Many people often fall into the trap of thinking that a job title defines who they are. There are plenty...

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Many people often fall into the trap of thinking that a job title defines who they are.

There are plenty of people with posh or important sounding titles and yet, scratch the surface and you find an insecure person who is hiding behind this same title. Call yourself what you like but a title should not define who you are nor, should a lack of it, limit your horizons. How many of us have worked with or know people who do not have a high ranking job title or indeed position and yet, they are the ones who people flock to when in trouble or seeking advice? We all know plenty.

While not everyone may have a top sounding job title, everyone has the ability to lead, if they can only change their mindset to accept this.  Leadership can take many forms and may range from small gestures such as: picking up a small piece of litter that has fallen on your office floor, walking over to someone in distress and speaking with them or mobilising people to support a cause. None of these gestures requires a job title to undertake them and yet they show leadership i.e. taking responsibility and not waiting for someone else to do so.

For example, if you read the late Nelson Mandela’s biography ‘The Long Walk to Freedom’  you can see that from a young age, Mandela was a natural leader. Most remarkable of all, was that even as a prisoner, Mandela commanded respect from his own white jailers, some of whom referred to him as “Mr Mandela”, an unusual courtesy for a prisoner who had his own prisoner number: 46664. Below is an excerpt (which has been adapted), from the Washington Post (11 Feb 1990)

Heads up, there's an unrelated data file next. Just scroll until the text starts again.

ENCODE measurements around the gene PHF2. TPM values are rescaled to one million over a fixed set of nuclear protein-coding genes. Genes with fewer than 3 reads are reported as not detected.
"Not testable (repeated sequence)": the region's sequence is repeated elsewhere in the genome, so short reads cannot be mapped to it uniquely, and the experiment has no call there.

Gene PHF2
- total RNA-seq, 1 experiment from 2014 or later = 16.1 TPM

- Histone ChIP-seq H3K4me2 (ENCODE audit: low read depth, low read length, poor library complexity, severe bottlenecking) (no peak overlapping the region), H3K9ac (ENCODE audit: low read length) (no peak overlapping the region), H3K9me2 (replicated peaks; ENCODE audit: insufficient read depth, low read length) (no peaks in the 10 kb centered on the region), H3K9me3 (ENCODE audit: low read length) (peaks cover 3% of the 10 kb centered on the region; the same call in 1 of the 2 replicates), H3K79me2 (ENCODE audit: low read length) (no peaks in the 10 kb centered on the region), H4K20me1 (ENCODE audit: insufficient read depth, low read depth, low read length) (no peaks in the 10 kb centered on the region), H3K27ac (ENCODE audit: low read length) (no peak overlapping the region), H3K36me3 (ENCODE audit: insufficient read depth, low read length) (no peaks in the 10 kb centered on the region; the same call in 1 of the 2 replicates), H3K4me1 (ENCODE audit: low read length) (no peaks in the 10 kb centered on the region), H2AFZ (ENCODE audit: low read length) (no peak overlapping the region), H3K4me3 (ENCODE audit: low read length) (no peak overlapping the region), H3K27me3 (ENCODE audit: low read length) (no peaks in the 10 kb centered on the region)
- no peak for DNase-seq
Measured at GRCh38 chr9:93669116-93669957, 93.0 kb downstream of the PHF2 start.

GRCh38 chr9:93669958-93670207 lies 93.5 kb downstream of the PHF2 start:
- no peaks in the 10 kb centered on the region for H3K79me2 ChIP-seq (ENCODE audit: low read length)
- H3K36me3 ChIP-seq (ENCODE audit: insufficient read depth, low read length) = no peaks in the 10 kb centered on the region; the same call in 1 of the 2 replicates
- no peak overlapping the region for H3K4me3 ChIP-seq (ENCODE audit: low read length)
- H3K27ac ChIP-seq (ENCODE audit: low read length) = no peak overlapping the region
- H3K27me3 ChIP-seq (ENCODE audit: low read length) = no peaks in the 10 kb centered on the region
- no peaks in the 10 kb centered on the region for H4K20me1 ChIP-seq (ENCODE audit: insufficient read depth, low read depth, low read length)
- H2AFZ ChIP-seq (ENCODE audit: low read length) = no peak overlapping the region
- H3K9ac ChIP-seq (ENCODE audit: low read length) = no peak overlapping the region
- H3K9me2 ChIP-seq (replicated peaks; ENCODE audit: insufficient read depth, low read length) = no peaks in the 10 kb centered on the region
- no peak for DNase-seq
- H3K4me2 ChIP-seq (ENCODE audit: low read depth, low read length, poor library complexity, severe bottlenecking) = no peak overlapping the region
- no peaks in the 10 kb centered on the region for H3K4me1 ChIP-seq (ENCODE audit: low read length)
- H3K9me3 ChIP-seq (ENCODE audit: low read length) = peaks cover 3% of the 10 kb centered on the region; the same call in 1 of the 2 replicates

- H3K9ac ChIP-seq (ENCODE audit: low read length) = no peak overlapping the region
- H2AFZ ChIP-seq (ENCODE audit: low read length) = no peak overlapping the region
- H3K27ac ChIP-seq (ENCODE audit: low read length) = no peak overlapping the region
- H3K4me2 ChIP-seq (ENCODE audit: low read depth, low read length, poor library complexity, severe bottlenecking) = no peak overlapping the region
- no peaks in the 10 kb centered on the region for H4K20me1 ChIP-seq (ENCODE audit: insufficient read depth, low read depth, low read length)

‘…Mandela made a similar impression on Georgetown University law professor Samuel Dash, who was allowed to see him on Robben Island as a member of the International League of Human Rights. It is said that Mandela had a  subliminal power that the prisoner seemed to exert over his warders. When they escorted him anywhere, with two warders walking ahead and two behind him, it was Mandela, not the warders, who set the pace… Throughout our meeting,” Dash wrote, “I felt that I was in the presence not of a guerrilla fighter or racial ideologue, but of a head of state.”


PARTING THOUGHTS – If South African prisoner No: 46664 was able to command respect from his jailers even during the oppressive apartheid/racist regime, imagine you, who lives in the free world? While Mandela may have been locked in prison for 27 years, no one was able to lock his mindset into thinking or believing he was inferior to anyone – black, white, man, woman. Yet you, who is free to live as you wish, are more of a prisoner in your own world because you refuse to change your mindset into believing you have leadership potential because you say you are poor, have no job title, have no money, are a woman etc. Well, I say this: Unlock your mindset and set yourself free! Be the leader your country, your people and your community deserve to call their son/daughter. Wishing you all, a day full of peace, hope, happiness and leadership.  Source: Miriam Mukasa & Washington Post (11 Feb. 1990). To read more posts by Miriam, click HERE

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